Taipei (Taiwan): Taiwan's Tourism Administration announced on Wednesday its decision to uphold a three-year ban on Taiwanese tour groups travelling to China, citing Beijing's failure to reciprocate by sending Chinese group tourists as reported by Central News Agency Taiwan.
"The original plan will no longer proceed considering changes in the current situation and factors such as travel safety for Taiwanese nationals," stated the administration in a release.
This decision marks a departure from the November 2023 resolution, which allowed local travel agencies to begin arranging trip schedules for tour groups to China starting March 1, 2024, as reported by Central News Agency.
Originally, Transportation Minister Wang Kwo-tsai had announced during a November plenary session of the Legislature that the Cabinet would lift cross-strait travel restrictions by the Lunar New Year, to take effect in March.
According to Central News Agency, the government's decision to permit Taiwanese tour groups to visit China would also entail the reopening of Taiwan's borders to tour groups from China, added Wang.
Wang's statements represented a shift in the government's stance expressed in May 2023 and a statement by the Mainland Affairs Council (MAC), Taiwan's top government agency overseeing cross-Taiwan Strait affairs, in late August.
On May 19, when Ma Xiaoguang, spokesman for China's Taiwan Affairs Office, announced that Chinese travel agencies could resume business involving receiving Taiwanese group tourists immediately, Taipei did not respond positively.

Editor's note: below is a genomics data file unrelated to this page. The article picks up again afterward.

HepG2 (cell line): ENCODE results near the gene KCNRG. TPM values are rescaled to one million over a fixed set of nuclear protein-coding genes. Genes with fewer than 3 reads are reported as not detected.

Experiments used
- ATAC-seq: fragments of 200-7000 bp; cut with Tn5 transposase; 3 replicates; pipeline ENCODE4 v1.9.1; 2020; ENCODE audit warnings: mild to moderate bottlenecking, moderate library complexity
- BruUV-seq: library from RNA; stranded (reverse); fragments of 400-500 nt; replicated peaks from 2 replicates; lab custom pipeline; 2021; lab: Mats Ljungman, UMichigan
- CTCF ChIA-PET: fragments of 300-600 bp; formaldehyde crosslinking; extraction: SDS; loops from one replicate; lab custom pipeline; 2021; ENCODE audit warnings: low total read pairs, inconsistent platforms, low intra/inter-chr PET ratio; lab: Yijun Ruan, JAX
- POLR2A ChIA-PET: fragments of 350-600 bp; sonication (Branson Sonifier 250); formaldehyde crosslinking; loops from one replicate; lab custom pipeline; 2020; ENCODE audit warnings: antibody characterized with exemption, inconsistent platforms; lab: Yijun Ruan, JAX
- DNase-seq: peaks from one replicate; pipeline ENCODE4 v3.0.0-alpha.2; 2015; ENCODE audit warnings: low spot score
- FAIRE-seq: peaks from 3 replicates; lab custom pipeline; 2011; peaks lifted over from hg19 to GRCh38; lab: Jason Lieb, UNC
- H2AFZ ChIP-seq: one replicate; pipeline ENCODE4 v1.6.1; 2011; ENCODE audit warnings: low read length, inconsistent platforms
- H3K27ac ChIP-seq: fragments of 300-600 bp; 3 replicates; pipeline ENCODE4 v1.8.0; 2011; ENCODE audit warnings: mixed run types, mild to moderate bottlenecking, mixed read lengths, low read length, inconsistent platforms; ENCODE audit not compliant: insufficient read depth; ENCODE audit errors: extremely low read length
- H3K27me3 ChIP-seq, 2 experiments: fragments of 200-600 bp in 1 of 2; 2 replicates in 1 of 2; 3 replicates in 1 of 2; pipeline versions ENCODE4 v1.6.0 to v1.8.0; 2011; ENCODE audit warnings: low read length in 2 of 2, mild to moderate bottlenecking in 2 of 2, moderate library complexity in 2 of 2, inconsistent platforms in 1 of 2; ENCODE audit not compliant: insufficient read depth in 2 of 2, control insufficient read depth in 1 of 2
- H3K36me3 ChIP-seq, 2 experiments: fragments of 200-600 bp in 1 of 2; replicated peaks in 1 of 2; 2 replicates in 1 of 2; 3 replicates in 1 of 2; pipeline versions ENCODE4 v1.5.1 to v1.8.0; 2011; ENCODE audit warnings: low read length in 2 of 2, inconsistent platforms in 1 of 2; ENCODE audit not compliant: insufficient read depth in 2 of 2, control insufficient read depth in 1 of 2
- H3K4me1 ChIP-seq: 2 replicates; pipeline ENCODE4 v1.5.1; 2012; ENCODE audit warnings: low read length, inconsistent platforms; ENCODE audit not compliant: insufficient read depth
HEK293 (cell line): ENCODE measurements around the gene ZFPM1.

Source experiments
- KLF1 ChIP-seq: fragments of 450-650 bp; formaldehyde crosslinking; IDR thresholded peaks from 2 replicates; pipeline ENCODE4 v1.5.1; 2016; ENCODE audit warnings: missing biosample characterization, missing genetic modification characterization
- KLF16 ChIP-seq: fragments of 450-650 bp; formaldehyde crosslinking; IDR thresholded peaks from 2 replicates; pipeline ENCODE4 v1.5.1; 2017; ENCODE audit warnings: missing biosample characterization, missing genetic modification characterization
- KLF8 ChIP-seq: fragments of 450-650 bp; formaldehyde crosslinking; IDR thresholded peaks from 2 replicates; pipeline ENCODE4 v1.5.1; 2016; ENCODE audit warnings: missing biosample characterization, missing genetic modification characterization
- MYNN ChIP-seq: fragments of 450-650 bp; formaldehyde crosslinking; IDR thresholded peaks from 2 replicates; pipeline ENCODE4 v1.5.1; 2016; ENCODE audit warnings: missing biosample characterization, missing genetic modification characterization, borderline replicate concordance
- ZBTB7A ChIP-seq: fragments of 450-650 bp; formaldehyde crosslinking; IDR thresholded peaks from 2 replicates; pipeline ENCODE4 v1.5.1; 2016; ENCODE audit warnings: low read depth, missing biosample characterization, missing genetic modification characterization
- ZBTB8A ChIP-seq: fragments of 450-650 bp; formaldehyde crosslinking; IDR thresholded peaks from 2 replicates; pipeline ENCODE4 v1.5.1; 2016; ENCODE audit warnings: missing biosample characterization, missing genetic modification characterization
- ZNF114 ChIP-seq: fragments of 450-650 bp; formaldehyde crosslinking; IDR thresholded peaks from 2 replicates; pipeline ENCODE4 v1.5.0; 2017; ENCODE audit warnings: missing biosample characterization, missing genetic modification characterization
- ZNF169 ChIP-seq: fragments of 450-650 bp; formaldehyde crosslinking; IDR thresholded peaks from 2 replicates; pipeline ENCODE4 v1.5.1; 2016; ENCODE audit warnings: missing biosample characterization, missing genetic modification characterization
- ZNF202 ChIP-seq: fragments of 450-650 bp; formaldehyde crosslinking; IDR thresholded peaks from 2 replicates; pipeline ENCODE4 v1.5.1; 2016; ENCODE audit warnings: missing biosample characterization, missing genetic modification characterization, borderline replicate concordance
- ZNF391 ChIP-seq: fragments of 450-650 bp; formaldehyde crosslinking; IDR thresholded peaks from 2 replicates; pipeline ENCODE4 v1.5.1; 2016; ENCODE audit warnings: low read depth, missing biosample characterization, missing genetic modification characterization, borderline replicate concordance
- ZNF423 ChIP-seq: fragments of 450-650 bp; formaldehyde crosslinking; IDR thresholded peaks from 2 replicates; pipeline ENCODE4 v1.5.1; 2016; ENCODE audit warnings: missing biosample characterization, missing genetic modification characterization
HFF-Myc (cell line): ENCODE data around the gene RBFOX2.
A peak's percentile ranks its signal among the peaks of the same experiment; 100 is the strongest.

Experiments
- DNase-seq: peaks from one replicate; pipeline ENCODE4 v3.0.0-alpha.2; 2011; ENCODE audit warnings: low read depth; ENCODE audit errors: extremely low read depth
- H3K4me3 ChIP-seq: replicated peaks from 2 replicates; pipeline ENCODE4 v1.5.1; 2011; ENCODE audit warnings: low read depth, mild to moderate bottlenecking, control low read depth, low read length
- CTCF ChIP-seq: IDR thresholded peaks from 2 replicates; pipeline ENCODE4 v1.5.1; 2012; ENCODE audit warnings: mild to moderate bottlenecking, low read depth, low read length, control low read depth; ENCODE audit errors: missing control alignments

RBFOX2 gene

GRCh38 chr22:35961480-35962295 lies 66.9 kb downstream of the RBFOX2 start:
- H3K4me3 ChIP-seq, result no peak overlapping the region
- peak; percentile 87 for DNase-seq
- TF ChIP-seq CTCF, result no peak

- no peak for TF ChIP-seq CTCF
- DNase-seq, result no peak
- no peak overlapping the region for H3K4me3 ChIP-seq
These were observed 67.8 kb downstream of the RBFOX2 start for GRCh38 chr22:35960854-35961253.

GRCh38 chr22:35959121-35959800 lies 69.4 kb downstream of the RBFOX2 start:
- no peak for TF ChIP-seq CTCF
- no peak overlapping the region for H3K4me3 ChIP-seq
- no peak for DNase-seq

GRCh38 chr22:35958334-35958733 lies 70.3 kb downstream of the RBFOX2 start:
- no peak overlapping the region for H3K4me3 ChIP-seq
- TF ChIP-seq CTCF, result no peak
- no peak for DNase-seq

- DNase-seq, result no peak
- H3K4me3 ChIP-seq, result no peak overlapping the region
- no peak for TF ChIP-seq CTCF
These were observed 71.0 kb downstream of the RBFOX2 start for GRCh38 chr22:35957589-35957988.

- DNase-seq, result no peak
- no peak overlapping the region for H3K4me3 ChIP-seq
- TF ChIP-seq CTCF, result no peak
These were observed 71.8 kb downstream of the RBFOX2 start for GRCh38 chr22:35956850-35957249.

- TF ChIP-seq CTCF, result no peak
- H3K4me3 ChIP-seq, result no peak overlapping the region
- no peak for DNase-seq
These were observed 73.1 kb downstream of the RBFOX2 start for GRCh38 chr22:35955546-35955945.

Instead, then Tourism Bureau chief Chang Shi-chung stated that regulations on group travel should be negotiated through existing channels--the Taiwan Strait Tourism Association and its Chinese counterpart, the Association for Tourism Exchange Across the Taiwan Straits--although Taiwan welcomed China's announcement.
The Tourism Administration stated on Wednesday that the planned policy had to be canceled because "the time is not yet right to resume our travel agency's group tours to China."
The administration cited China's reluctance to proceed with the reciprocal arrangement and expressed concerns about flight safety due to China's recent unilateral adjustment of its flight path close to the median line of the Taiwan Strait.
China terminated an "offset measure" for the southbound operation of the M503 flight path, which is west of the median line of the Taiwan Strait, on February 1, and initiated eastbound operation of routes W122 and W123, connecting M503 with Fuzhou and Xiamen cities in Fujian Province.